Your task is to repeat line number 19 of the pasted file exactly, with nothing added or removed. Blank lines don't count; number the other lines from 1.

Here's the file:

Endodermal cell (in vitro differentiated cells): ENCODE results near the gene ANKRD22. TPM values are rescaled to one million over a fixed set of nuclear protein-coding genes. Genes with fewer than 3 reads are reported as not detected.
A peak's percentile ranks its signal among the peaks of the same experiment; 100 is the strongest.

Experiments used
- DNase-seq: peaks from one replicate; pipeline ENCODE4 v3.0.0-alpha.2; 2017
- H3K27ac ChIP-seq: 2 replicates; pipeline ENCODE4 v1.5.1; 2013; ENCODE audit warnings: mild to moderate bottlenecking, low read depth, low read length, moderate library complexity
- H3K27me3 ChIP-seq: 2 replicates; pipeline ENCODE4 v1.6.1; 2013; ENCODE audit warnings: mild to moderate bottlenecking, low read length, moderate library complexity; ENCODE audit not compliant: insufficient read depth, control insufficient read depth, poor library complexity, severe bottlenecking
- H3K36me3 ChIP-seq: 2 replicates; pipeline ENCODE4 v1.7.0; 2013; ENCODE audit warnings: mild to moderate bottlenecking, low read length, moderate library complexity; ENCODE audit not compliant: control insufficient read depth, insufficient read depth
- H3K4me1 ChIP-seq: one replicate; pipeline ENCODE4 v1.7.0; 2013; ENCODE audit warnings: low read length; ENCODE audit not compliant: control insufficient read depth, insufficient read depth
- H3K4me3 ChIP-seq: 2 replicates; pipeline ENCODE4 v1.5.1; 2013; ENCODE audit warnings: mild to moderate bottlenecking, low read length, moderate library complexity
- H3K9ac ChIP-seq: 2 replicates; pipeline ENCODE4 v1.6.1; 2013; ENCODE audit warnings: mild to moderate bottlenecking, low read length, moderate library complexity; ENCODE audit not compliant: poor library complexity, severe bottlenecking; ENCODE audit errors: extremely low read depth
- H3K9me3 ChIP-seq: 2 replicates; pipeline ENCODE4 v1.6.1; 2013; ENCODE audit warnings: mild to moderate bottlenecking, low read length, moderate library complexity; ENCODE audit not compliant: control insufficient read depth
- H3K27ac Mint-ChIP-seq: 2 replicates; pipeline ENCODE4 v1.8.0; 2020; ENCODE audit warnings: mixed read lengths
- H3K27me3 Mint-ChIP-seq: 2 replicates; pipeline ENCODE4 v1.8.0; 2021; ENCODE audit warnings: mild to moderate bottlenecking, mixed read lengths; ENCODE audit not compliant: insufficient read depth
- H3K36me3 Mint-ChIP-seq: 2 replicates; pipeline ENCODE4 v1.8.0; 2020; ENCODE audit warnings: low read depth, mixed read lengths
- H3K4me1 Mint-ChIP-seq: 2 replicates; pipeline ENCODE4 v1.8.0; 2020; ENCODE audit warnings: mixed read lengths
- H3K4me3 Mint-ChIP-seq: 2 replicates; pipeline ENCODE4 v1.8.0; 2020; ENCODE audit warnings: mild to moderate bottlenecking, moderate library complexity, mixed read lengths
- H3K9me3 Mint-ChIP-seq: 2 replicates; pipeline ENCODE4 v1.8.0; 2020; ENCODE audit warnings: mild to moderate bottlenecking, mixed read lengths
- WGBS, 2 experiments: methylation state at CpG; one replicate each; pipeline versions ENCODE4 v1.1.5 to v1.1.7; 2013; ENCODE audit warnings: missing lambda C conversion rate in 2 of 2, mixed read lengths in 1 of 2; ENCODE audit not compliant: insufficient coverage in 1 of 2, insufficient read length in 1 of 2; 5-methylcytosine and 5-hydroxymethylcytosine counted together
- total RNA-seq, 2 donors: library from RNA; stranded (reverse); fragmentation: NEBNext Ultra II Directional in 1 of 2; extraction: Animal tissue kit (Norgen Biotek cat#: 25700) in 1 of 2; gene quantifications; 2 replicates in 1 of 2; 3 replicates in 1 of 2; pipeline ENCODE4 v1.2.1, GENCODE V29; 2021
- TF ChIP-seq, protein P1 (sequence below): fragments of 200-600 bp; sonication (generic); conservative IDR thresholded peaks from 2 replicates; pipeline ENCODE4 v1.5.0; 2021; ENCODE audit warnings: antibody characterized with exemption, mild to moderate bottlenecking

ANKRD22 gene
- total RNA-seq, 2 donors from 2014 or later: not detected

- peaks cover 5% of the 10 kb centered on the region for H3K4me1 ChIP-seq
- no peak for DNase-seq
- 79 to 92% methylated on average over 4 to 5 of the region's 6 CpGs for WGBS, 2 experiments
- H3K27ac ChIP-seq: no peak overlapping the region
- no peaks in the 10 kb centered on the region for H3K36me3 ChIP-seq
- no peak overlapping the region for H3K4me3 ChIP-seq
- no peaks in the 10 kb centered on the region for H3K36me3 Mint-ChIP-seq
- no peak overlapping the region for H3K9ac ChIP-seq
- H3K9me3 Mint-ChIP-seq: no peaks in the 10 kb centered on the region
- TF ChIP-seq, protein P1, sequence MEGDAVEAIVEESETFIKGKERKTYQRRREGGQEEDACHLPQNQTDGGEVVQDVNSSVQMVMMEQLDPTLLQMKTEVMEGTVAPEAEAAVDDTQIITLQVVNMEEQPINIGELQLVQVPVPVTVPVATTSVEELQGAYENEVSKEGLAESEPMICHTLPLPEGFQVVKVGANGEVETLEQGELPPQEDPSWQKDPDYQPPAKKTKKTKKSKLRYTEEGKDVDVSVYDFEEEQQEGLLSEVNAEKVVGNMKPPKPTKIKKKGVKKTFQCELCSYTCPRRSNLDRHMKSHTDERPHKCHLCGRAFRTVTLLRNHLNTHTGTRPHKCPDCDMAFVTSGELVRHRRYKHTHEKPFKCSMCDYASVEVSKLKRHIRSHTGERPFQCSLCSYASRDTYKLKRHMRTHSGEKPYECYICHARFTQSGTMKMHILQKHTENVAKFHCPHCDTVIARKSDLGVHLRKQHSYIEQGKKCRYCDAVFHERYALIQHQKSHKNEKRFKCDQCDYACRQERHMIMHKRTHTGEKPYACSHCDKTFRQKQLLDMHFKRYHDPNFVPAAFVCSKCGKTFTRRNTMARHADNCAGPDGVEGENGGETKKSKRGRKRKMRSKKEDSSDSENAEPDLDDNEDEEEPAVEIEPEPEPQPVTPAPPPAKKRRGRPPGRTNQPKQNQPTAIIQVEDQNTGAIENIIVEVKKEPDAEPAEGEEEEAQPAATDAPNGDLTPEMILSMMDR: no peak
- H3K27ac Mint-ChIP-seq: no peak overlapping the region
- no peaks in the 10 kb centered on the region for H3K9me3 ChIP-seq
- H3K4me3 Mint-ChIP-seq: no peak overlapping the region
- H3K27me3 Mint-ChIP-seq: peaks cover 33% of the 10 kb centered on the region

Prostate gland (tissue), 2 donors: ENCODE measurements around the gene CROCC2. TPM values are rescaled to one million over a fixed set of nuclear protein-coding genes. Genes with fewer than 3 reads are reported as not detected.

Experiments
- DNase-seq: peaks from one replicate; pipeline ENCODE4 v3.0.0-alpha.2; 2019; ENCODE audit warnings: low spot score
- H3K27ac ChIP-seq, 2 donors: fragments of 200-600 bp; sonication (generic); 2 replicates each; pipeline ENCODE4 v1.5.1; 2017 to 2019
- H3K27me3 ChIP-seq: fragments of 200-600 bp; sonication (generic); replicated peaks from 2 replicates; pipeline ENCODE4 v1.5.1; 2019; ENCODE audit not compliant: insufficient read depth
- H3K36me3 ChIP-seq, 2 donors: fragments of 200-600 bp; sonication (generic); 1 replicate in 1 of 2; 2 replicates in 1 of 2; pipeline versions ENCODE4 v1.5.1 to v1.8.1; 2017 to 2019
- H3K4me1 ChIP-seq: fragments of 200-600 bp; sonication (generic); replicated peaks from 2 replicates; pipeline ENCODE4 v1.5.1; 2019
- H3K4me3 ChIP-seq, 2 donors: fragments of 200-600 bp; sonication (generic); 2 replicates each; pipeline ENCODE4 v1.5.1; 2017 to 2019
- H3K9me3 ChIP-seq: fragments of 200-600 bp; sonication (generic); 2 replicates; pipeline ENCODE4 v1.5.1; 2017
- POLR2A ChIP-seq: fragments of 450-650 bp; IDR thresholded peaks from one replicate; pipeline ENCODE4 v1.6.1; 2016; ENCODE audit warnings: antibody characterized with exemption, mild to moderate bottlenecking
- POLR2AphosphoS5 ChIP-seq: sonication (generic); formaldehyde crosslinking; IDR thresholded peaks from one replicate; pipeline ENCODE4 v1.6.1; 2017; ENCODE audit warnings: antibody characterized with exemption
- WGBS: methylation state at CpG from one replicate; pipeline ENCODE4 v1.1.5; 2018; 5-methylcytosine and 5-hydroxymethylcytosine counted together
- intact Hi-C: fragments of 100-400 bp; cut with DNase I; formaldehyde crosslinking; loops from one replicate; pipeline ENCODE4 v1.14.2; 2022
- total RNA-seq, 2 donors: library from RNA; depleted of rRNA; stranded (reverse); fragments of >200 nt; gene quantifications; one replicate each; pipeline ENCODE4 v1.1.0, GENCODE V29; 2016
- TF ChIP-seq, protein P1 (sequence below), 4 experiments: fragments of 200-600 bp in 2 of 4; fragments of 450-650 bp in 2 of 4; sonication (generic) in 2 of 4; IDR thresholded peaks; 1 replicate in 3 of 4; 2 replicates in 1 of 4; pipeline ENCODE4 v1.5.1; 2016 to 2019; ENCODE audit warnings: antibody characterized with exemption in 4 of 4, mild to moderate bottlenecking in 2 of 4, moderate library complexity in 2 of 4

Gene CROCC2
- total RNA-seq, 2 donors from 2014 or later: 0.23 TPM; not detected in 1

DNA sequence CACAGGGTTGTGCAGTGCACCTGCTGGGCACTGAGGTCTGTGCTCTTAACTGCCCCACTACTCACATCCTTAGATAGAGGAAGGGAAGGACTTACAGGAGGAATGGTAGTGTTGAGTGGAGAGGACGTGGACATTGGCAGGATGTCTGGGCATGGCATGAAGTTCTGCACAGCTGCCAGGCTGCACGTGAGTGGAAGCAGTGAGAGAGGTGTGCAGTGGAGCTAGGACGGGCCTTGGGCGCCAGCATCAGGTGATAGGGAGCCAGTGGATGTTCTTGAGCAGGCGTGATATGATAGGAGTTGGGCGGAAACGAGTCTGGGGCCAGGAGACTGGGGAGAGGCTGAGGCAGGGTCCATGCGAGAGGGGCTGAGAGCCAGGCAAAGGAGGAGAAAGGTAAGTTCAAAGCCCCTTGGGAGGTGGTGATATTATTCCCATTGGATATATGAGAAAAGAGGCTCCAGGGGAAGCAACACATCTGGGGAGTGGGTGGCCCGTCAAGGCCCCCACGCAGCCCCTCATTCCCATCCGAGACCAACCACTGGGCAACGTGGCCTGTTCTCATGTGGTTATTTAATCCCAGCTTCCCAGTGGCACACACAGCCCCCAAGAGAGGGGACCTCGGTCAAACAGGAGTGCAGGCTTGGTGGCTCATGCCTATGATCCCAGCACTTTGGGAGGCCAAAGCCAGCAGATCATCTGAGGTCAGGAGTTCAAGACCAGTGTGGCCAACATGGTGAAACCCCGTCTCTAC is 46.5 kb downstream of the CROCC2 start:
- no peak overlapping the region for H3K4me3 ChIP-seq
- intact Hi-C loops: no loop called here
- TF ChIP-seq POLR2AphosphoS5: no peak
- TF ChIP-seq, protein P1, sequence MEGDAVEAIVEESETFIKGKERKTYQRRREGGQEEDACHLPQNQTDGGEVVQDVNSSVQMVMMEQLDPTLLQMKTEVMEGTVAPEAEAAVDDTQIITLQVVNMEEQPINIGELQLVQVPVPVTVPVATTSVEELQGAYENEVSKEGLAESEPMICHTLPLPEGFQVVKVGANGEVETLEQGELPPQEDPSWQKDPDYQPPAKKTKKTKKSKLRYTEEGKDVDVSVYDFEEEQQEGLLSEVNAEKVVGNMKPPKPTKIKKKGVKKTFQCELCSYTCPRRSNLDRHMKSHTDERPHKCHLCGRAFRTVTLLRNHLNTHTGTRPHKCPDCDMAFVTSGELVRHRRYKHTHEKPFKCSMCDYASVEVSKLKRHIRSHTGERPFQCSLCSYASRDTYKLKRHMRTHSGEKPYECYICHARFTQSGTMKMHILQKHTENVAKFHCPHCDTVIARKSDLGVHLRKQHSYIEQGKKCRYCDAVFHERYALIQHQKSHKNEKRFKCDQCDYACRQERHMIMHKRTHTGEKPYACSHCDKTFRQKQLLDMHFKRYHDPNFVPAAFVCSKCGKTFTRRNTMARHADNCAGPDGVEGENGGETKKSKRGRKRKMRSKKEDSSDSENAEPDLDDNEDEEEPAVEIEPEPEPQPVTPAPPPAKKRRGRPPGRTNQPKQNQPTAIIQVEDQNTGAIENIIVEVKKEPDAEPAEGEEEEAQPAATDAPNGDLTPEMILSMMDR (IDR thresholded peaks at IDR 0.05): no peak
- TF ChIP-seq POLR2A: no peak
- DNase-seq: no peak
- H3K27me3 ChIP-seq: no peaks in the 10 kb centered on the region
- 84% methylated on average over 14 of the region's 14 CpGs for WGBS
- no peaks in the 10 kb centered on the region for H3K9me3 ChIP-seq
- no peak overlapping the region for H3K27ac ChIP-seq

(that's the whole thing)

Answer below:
- total RNA-seq, 2 donors: library from RNA; stranded (reverse); fragmentation: NEBNext Ultra II Directional in 1 of 2; extraction: Animal tissue kit (Norgen Biotek cat#: 25700) in 1 of 2; gene quantifications; 2 replicates in 1 of 2; 3 replicates in 1 of 2; pipeline ENCODE4 v1.2.1, GENCODE V29; 2021